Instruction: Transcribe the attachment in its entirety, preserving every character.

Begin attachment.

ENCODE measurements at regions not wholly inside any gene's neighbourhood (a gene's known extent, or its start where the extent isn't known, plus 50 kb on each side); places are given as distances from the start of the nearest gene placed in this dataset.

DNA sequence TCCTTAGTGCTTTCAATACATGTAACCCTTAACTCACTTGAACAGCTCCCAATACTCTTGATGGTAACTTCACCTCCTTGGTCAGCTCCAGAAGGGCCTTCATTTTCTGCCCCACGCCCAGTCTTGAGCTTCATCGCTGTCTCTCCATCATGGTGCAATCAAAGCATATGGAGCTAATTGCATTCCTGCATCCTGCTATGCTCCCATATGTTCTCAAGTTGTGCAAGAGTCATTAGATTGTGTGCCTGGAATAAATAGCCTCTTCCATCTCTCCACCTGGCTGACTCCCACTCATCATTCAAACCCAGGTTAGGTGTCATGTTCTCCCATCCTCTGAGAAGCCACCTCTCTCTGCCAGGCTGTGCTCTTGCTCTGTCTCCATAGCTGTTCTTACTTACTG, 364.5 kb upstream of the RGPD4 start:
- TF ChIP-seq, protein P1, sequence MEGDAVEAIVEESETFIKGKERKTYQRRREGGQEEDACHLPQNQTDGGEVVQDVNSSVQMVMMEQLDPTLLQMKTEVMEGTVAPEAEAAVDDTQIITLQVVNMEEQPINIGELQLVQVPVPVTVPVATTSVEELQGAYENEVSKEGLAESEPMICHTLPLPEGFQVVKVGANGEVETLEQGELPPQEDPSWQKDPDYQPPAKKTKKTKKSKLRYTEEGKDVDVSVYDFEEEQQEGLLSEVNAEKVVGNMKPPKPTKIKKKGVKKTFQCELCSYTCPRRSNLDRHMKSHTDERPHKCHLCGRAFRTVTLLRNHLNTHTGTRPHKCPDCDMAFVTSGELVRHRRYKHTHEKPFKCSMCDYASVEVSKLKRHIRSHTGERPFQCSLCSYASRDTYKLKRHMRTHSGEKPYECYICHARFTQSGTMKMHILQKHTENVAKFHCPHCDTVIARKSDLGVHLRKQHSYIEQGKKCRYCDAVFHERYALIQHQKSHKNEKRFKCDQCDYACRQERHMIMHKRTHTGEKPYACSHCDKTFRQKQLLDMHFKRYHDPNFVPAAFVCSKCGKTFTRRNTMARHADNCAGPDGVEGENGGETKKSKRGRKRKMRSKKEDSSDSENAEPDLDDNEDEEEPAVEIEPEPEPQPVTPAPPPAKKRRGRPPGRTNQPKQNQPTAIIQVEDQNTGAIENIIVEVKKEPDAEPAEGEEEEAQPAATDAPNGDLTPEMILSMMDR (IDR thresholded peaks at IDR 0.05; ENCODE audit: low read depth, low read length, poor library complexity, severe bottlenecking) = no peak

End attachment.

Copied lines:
ENCODE measurements at regions not wholly inside any gene's neighbourhood (a gene's known extent, or its start where the extent isn't known, plus 50 kb on each side); places are given as distances from the start of the nearest gene placed in this dataset.

DNA sequence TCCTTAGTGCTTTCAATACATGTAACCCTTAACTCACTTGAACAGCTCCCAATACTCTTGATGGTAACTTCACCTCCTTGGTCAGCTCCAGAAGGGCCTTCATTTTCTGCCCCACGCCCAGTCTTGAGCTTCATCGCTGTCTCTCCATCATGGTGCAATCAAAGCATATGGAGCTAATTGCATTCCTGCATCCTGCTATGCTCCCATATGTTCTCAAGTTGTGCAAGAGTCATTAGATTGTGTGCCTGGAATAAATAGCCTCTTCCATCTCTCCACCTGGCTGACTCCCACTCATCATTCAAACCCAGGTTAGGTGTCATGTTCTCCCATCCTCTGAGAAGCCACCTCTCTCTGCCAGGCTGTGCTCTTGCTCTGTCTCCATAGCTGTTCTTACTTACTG, 364.5 kb upstream of the RGPD4 start:
- TF ChIP-seq, protein P1, sequence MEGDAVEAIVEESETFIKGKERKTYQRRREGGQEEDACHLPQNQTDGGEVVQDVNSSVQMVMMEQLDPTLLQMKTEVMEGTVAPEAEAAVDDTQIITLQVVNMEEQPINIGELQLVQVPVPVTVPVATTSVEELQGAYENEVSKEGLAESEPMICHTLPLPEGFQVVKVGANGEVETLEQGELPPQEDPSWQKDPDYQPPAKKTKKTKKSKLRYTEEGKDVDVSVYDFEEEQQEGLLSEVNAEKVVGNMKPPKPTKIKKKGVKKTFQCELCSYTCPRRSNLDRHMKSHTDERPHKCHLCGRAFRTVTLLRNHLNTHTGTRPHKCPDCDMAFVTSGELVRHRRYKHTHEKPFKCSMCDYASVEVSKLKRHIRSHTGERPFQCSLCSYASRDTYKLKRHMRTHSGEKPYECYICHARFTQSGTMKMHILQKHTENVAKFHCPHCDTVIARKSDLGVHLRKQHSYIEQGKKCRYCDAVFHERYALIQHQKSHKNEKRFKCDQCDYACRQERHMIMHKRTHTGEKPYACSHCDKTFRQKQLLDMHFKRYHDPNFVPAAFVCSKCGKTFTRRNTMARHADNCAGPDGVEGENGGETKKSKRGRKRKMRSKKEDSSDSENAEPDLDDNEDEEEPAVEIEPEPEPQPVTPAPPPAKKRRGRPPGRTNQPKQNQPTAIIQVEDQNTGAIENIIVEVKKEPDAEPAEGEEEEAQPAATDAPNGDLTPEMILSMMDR (IDR thresholded peaks at IDR 0.05; ENCODE audit: low read depth, low read length, poor library complexity, severe bottlenecking) = no peak